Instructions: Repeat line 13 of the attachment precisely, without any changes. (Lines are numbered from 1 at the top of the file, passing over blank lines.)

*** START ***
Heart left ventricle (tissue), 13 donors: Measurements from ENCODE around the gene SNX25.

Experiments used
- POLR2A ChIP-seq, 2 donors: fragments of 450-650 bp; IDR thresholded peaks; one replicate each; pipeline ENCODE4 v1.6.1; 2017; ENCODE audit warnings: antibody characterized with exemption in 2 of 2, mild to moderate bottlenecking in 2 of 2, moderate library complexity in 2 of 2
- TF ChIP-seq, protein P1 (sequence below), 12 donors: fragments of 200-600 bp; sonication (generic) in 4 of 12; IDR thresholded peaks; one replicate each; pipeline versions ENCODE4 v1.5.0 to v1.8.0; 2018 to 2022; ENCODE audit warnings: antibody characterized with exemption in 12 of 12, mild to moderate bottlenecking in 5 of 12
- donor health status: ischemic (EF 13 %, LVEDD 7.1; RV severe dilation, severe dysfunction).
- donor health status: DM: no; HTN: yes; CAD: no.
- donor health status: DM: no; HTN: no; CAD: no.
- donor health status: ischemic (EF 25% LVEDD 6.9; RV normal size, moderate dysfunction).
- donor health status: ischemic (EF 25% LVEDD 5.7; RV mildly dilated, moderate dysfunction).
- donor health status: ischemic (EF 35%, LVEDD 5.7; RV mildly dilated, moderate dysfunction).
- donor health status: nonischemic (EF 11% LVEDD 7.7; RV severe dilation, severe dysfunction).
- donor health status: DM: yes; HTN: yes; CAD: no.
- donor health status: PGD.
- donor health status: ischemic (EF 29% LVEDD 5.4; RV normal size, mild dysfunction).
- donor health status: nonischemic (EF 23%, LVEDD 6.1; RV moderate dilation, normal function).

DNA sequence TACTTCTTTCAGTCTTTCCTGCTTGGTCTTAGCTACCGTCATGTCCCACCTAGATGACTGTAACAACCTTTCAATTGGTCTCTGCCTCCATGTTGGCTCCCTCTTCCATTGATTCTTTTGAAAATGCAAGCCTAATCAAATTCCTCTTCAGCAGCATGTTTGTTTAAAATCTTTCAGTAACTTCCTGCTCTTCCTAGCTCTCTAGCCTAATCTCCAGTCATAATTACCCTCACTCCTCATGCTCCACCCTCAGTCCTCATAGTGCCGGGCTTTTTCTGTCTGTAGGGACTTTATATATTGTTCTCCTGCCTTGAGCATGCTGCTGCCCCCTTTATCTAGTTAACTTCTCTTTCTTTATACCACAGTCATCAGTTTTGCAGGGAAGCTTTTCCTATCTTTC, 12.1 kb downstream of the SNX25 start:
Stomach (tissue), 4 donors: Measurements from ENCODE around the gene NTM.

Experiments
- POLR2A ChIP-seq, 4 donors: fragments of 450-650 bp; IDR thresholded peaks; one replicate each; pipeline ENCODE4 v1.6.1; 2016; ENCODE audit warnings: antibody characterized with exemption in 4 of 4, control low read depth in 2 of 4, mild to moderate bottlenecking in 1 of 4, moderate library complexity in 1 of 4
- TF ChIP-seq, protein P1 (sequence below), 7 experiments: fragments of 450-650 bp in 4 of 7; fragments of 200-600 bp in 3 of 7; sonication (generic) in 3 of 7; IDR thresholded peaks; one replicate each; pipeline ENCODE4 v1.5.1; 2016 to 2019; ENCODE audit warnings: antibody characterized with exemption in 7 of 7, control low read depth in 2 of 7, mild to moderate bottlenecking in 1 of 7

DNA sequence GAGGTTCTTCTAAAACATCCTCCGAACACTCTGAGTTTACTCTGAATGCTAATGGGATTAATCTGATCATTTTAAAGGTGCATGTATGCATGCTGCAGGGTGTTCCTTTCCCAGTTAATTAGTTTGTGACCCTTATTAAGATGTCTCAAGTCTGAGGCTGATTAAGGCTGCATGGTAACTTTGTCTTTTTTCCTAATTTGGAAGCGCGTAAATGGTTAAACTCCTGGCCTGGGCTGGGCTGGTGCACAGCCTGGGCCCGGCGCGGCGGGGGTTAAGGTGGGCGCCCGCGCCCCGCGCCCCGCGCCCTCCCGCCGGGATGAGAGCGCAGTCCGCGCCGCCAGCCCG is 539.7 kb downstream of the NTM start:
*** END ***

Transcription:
- donor health status: PGD.